SOL v Poverty

The Cranky Taxpayer

SOL v Poverty


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We hear that the Richmond student population is particularly difficult because the kids are [pick your excuse]. The only excuse that I might credit is socioeconomic: Poorer kids don’t perform as well in school as their better-off peers.

The conventional proxy for socioeconomic status of a school population is the number of kids who qualify for free or reduced price lunches. Indeed, the F/R percentage is the criterion for Title I money from the feds. VDOE has settled on a more general measure, the percentage of students who are economically disadvantaged. That term includes any student who “1) is eligible for Free/Reduced Meals, or 2) receives TANF, or 3) is eligible for Medicaid, or 4) [is] identified as either Migrant or experiencing Homelessness.”

The enrollment data are available here and the SOL scores are here for both the general population and the economically disadvantaged.

So let’s look at the 2014 Virginia division pass rates as a function of the percentage of students whom VDOE identifies as “economically disadvantaged.” First, the reading test:
 

The data give a decent least squares fit (R2 = 0.57), suggesting a pretty good correlation between ED percentage and the scores (recalling, always, that correlation is not causation). On this graph, Richmond is the gold square (recall that Richmond had the second lowest reading score in the Commonwealth this year). Richmond is 1.8 standard deviations below the fitted line. The red diamonds are, from the left, Hampton, Newport News, and Norfolk. Charles City is the green diamond.

Here is the same graph for the math test:
 


The color codes are the same and the correlation is not quite as good. Richmond is 1.1 standard deviations below the line.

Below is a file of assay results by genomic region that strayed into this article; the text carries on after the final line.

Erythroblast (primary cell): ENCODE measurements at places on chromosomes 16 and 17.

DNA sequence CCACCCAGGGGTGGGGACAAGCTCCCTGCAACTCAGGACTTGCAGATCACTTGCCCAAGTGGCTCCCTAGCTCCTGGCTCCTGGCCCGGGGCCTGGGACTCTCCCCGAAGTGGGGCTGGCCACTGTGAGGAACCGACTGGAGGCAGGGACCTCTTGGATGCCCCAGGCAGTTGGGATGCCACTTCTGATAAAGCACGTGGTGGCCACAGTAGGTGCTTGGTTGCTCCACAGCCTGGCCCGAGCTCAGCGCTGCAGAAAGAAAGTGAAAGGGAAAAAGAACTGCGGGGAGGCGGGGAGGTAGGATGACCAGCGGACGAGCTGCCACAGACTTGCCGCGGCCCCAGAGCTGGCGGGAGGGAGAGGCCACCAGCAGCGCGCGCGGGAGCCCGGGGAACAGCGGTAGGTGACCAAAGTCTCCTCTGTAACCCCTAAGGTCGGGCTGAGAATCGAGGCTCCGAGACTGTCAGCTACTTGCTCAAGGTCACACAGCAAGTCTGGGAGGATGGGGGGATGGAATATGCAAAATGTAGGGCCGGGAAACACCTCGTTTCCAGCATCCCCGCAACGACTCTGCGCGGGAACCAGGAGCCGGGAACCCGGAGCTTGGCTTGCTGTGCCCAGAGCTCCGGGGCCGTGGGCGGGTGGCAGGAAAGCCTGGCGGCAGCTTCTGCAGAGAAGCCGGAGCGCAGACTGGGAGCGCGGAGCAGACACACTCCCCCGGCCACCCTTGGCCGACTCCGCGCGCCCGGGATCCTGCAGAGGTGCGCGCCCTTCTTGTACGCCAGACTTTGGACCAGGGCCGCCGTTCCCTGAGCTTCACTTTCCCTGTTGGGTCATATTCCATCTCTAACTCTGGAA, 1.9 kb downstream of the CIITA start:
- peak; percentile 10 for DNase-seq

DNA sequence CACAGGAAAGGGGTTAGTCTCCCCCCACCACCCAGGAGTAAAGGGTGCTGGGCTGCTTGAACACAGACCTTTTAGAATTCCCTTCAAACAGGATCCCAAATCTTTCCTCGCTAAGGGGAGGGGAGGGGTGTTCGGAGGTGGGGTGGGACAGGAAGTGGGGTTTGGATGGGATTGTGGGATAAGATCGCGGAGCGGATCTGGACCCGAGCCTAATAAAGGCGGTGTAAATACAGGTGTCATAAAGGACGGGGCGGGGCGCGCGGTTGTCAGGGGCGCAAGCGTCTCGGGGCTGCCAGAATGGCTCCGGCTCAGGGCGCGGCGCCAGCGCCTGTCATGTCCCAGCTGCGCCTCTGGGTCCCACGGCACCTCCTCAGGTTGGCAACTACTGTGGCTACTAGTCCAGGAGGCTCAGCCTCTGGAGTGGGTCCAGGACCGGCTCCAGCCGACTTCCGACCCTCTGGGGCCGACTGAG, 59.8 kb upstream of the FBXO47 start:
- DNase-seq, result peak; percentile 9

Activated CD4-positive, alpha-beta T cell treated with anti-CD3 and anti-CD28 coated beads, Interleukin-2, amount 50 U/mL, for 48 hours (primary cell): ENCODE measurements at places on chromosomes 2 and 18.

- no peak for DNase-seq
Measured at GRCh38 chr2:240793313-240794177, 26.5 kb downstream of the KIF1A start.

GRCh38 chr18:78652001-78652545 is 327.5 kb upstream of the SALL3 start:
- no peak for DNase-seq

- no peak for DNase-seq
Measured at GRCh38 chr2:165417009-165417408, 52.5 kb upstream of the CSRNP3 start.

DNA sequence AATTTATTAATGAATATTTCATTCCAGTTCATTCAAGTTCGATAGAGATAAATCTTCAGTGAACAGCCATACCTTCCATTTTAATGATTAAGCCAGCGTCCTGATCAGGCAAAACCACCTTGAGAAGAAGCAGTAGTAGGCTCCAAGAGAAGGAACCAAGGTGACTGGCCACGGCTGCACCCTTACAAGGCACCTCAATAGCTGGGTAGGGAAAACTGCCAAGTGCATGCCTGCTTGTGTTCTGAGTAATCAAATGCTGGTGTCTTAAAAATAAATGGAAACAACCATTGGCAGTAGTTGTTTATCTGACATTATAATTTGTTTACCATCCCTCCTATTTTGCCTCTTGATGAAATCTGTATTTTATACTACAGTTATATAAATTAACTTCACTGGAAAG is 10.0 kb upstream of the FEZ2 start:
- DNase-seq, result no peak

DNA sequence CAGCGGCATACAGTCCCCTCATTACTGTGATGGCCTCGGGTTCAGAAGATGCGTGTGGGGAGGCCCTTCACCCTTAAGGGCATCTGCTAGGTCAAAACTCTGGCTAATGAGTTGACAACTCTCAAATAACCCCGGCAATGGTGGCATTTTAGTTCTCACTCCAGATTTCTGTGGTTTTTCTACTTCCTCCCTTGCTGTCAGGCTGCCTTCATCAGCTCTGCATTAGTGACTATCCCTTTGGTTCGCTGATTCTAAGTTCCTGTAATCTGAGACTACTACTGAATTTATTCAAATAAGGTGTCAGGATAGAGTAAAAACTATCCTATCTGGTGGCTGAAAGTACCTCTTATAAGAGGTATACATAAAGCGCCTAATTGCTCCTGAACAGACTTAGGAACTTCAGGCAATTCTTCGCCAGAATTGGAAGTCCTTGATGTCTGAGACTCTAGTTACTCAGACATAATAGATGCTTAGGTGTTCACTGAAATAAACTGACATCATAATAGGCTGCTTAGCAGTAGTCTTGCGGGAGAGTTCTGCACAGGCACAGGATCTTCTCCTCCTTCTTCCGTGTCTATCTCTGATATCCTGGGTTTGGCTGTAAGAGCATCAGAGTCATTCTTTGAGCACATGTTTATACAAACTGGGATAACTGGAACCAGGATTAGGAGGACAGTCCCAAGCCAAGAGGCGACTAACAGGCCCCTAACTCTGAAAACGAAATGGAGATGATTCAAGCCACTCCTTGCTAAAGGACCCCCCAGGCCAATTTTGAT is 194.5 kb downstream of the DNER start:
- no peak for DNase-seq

Plainly, Richmond is grossly underperforming both the fitted line and a number of other divisions that have similar socioeconomic situations. Hampton and Newport News, both old, urban jurisdictions with high poverty rates, are particularly instructive.

Nothing about the Richmond student population explains the recent plunges in the reading and math scores, while a lousy (former) Superintendent explains the situation fully. These disasters are the product of the Brandon years:


 

Turning to the individual schools, let's look at Richmond's elementary schools.  First the reading tests:

The slope is in the direction we would expect and the correlation is fair.  More interesting is the very large spread among the schools with large populations of economically disadvantaged students.  The really exceptional schools are Carver (97% ED, 84% pass rate) and Woodville (96%, 27% (!!)).  Let's hope our new Superintendent is looking carefully at those two schools.

On the math tests, we get the same general pattern but about half the correlation:

The outliers are Carver, again (97%, 81%), Fairfield Court (98%, 79%), and Woodville, again (96%, 40%).  Slightly below poor Woodville, is Reid (86%, 37%), where they just demoted the principal (mirabile dictu!).  Looking at the data,

we all can wonder why the same fate did not befall the Woodville principal.

What might explain the large spread among the schools with large populations of economically disadvantaged students.  I suggest it's leadership.  We'll see whether our new Superintendent can do something about that.

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Last updated 10/11/14
Please send questions or comments to John Butcher